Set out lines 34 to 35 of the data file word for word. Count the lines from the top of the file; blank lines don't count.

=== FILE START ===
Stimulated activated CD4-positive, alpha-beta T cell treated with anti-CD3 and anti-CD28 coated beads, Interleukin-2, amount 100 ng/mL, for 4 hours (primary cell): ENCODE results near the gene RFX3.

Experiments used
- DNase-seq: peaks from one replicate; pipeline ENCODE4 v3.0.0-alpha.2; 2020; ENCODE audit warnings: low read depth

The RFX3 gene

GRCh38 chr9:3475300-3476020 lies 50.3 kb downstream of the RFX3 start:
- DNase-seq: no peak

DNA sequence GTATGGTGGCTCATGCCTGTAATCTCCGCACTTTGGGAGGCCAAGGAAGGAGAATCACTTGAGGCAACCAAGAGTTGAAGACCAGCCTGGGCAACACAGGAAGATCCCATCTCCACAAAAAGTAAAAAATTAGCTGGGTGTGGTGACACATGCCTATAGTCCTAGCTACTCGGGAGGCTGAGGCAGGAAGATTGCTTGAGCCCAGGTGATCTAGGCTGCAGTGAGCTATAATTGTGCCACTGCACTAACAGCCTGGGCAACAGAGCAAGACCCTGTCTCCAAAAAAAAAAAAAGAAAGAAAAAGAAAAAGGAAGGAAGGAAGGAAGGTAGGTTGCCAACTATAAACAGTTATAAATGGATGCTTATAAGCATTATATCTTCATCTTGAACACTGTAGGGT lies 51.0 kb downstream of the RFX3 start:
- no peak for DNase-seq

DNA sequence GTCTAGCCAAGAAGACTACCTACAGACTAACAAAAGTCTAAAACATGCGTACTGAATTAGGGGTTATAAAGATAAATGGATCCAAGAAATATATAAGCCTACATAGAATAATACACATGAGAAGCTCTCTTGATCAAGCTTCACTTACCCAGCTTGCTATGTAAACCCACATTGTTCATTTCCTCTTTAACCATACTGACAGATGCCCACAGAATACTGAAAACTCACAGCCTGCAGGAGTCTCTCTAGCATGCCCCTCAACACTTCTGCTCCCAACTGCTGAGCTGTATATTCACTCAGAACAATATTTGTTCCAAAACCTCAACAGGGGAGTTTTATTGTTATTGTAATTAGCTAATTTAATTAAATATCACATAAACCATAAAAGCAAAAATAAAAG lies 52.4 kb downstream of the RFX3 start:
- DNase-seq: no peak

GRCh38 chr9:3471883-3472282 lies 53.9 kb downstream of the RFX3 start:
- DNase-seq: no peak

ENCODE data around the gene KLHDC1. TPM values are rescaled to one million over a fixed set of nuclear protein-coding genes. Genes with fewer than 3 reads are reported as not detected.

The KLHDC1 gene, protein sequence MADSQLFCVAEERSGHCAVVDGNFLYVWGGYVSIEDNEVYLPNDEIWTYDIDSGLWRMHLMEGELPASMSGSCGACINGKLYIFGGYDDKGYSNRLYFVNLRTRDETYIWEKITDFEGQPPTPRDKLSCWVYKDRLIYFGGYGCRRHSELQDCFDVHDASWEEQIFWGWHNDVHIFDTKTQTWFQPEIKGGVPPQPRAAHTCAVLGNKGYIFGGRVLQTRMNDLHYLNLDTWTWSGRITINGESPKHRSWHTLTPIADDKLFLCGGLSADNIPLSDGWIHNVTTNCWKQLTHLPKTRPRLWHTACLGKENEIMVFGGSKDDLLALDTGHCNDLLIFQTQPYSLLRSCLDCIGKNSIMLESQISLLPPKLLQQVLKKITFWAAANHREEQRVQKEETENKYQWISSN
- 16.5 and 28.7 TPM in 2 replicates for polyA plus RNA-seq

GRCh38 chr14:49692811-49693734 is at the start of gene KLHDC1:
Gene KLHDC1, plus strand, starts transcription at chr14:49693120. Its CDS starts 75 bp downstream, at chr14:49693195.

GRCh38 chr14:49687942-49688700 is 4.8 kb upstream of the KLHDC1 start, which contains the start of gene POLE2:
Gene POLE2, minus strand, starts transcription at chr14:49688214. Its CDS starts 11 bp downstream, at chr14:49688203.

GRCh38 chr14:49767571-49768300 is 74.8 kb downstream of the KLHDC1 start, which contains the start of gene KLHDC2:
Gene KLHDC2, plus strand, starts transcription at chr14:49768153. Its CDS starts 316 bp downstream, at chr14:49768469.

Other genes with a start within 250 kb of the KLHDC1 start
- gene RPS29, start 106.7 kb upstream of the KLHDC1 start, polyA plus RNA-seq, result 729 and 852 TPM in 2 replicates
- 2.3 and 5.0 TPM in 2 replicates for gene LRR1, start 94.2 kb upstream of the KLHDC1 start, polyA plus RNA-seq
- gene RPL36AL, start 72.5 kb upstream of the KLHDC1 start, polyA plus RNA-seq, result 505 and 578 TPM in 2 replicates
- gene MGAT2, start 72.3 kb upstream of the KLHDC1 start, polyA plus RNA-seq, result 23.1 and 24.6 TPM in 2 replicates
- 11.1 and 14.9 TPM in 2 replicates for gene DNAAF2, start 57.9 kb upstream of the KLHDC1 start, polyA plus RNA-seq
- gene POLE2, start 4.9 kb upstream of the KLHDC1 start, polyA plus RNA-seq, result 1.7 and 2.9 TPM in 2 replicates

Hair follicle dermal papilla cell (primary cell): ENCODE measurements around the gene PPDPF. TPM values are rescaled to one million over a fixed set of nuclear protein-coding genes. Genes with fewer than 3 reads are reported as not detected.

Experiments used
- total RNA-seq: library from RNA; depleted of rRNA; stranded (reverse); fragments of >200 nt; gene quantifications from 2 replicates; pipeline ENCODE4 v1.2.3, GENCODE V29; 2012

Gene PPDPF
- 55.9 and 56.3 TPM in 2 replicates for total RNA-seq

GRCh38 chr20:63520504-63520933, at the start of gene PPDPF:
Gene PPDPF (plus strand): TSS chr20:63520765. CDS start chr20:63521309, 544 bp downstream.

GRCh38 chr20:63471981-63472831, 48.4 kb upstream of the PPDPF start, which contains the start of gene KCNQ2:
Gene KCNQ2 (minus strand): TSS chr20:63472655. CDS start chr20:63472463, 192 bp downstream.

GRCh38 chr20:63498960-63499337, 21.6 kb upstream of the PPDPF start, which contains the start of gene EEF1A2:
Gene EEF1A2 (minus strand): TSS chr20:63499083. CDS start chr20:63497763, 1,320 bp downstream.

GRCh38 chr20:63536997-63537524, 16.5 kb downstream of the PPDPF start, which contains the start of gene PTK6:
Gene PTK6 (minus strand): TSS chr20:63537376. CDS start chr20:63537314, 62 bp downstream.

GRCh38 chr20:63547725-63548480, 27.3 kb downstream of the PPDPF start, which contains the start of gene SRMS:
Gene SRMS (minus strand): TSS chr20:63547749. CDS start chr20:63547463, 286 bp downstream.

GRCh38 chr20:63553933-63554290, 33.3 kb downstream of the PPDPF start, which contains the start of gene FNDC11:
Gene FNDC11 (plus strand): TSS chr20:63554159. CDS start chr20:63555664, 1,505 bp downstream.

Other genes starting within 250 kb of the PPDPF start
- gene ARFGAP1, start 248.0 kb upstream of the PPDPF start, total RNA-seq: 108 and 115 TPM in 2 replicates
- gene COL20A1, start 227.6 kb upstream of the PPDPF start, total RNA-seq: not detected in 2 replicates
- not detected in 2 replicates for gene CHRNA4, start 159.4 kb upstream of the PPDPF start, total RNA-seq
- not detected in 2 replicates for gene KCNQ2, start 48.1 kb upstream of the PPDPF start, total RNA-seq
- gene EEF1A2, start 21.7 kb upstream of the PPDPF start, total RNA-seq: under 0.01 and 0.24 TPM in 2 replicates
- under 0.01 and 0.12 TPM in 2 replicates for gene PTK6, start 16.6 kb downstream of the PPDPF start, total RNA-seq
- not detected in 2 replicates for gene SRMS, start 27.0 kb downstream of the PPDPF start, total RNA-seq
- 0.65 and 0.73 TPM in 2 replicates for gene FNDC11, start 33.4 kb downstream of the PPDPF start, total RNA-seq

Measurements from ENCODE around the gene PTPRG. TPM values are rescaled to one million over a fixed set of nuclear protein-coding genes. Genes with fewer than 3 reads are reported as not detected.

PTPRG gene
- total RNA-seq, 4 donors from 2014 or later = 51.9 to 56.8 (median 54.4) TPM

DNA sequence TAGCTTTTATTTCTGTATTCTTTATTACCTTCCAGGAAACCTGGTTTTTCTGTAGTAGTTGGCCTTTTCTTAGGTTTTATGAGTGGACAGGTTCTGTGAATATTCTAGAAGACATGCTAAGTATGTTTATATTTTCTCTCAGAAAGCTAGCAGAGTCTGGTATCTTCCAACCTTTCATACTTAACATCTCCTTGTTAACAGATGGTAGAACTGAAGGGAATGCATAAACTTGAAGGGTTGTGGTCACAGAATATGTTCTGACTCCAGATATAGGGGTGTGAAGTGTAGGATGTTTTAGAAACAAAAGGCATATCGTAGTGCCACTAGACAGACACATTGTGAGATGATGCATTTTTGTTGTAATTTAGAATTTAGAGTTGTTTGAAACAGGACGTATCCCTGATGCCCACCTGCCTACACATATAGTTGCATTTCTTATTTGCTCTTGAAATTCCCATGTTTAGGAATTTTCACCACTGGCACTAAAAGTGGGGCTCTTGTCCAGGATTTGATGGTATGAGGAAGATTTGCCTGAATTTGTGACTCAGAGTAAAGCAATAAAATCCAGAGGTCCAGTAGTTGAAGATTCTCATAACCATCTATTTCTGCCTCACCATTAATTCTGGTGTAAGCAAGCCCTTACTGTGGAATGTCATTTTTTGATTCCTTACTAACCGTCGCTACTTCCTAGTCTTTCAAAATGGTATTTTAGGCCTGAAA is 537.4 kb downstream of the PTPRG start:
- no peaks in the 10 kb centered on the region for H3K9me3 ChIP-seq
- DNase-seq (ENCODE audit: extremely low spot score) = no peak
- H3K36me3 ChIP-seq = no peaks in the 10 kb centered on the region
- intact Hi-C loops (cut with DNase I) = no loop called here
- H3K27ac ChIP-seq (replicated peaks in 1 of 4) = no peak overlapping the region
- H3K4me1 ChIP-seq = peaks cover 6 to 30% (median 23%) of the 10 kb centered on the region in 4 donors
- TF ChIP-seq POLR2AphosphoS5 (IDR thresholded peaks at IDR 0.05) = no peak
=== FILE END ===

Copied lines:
GRCh38 chr20:63520504-63520933, at the start of gene PPDPF:
Gene PPDPF (plus strand): TSS chr20:63520765. CDS start chr20:63521309, 544 bp downstream.